Story and Photographs by Jerry Ginsberg
The bustling, eclectic, urban city of Miami, Florida, with the pulsing rhythms of its day and night life, is not your typical location for a national park. Yet, the southern portion of Miami’s Biscayne Bay is indeed a wonderful tropical wilderness.
As recently as the 1960s, this highly desirable real estate was earmarked for commercial development. Those who were drawing up those blueprints did not reckon on the determination of then-first- lady, Lady Bird Johnson, who lent her name to widespread efforts to preserve this remnant of tropical beauty.
While Biscayne covers 173,000 total acres, just a tiny fraction are actually dry land. The remainder—more than 90 percent—are found beneath the salt waters of this big bay.
The land portion consists of a couple dozen small coral islands that make up the eastern boundary of Biscayne Bay. Long, narrow Elliott Key is easily accessible and offers ample opportunity for both east- and west-facing photography of sandy beaches and lush foliage with just a short stroll across the island. Camping at least one night on Elliott Key will allow you to enjoy the best evening and morning light. Bring a light tent and plenty of high-octane insect repellent.
But don’t let the tail wag the dog. The great majority of Biscayne National Park is an aquatic wonderland. The brilliantly colored and vibrantly alive coral reef in the bay supports hundreds of species of tropical fish, turtles, lobsters and other aquatic creatures. Pelicans frequently swoop down and dive headlong into the water when they spot a meal on the fin, while sharp-eyed great blue herons hunt patiently along the shores for their dinner.
How to access this wet environment? The small mainland area around the visitor center at Convoy Point is pleasant and can yield some worthwhile compositions, particularly around sunrise. However, to really get into the best of this national park you will need to get out on—and in—the water. Unless you have access to a private boat, try park concessionaires at the visitor center for a variety of options. Among them, the very popular, if not photogenic, glass-bottom boat ride providing views of the reef.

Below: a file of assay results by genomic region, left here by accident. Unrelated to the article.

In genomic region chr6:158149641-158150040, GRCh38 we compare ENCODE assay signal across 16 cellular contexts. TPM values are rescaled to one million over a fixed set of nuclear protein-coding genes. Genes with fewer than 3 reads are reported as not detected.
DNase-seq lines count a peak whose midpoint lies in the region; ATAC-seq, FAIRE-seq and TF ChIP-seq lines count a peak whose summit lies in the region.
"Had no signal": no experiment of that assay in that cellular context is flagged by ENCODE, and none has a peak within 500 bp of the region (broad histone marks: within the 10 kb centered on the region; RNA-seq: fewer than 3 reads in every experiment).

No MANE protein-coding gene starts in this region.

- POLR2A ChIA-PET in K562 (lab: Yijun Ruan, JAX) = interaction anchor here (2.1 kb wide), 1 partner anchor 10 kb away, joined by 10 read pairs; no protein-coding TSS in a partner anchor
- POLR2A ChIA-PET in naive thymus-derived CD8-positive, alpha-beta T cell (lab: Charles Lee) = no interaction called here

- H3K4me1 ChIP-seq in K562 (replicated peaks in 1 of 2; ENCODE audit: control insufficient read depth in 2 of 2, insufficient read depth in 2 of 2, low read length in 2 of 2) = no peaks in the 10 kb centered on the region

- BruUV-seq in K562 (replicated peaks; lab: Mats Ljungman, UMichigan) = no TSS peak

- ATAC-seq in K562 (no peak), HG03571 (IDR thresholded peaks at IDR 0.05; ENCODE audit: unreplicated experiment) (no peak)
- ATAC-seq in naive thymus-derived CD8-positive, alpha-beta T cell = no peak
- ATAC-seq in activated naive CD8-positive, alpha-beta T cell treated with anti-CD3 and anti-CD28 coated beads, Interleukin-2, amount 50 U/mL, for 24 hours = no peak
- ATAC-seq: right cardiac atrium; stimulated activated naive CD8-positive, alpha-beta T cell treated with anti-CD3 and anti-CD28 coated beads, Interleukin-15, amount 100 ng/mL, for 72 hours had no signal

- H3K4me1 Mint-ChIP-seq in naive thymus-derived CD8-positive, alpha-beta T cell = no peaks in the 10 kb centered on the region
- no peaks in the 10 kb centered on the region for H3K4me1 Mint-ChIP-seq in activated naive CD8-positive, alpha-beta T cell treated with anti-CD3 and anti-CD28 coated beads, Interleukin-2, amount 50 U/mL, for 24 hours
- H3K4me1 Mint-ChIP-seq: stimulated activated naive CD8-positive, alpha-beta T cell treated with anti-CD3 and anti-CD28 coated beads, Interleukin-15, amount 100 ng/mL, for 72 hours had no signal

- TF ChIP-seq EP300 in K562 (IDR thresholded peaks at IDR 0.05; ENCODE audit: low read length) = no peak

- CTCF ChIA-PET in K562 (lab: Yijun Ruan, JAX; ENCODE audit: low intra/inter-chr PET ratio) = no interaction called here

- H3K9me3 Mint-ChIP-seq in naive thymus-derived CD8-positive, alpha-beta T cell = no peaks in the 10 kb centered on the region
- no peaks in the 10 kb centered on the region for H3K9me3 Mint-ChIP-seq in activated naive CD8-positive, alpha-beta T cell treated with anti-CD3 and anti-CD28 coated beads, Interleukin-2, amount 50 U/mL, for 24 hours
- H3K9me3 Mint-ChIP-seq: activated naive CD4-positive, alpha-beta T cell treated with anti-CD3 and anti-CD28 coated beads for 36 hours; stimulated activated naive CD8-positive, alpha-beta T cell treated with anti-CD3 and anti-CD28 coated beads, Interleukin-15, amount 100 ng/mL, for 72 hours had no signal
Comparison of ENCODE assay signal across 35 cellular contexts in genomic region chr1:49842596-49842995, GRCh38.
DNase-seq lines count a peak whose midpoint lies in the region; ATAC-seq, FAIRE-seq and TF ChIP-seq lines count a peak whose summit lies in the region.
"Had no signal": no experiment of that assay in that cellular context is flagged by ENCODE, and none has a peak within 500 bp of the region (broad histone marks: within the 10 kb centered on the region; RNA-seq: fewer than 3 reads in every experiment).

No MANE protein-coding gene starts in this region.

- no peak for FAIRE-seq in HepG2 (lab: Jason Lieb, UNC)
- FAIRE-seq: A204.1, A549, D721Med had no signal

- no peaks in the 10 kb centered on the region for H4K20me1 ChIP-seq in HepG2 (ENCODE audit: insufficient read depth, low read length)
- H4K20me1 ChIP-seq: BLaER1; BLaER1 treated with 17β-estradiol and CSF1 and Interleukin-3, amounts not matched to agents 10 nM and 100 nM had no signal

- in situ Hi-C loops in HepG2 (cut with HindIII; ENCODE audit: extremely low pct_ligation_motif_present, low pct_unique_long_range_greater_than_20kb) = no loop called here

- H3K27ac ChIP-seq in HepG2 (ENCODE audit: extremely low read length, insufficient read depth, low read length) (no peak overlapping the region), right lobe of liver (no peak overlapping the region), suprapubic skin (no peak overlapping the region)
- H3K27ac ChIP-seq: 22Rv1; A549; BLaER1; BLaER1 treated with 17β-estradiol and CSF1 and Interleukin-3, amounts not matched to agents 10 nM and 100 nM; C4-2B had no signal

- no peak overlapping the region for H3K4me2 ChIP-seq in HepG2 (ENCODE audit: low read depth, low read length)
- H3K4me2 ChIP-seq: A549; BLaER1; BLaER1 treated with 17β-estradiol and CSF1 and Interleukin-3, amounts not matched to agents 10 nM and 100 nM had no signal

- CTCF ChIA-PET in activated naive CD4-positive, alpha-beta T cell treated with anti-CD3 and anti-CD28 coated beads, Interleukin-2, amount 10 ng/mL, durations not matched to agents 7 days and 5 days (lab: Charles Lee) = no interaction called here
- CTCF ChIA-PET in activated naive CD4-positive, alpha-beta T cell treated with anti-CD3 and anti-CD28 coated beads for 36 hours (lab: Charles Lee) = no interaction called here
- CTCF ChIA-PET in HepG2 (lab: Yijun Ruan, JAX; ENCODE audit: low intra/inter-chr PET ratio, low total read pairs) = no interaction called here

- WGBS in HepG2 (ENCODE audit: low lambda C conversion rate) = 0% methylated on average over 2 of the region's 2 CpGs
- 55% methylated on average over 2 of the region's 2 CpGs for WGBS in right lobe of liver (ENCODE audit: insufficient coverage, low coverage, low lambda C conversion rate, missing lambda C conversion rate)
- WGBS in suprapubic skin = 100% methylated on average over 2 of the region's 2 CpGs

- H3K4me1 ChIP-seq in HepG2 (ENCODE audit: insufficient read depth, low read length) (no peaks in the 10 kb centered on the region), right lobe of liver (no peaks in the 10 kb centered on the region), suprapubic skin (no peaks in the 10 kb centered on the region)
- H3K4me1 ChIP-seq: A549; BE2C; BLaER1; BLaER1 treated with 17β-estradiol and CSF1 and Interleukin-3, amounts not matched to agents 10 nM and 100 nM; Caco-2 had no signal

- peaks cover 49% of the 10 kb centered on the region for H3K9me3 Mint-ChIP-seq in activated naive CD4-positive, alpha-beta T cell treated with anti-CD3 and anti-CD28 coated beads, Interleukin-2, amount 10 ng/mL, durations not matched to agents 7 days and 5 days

If you have a waterproof camera or housing (or even if you don’t), make sure to take a snorkeling cruise. That’s the way to really get up close and enjoy the rainbow-hued wonders of this watery world. Dive trips are also available for those who are qualified.
Traveling to Biscayne is easy. Miami International airport is closest, but Ft. Lauderdale may be more economical, less congested and an all-round better choice. From either one, just take the short drive on Florida’s Turnpike to its southern end and you’re almost there.
Renting any standard passenger car will serve you well as all roads are well paved.
Lodging choices are plentiful. Stay in one of the many modern motels along U.S. Route 1 in either Homestead or Florida City. Route 1 is centrally located between Biscayne and Everglades national parks; if you have the time, visiting both is expedient. And an hour’s drive away, west via Route 41, is the large and pristine tropical wilderness of Big Cypress National Preserve.
South Florida is one of the few places that is best enjoyed from November through March. When the northern states are deep in the grip of winter, this area is sunny and mild with great skies. A great respite for you and your photography.
Jerry Ginsberg is a widely published freelance photographer whose images have graced the pages of hundreds of books and magazines. He has photographed all 59 U.S. national parks as well as most of South America with medium-format cameras. Jerry is also an artist in residence for 2015 at Petrified Forest National Park. More of Jerry’s work can be seen at www.JerryGinsberg.com. E mail: firstname.lastname@example.org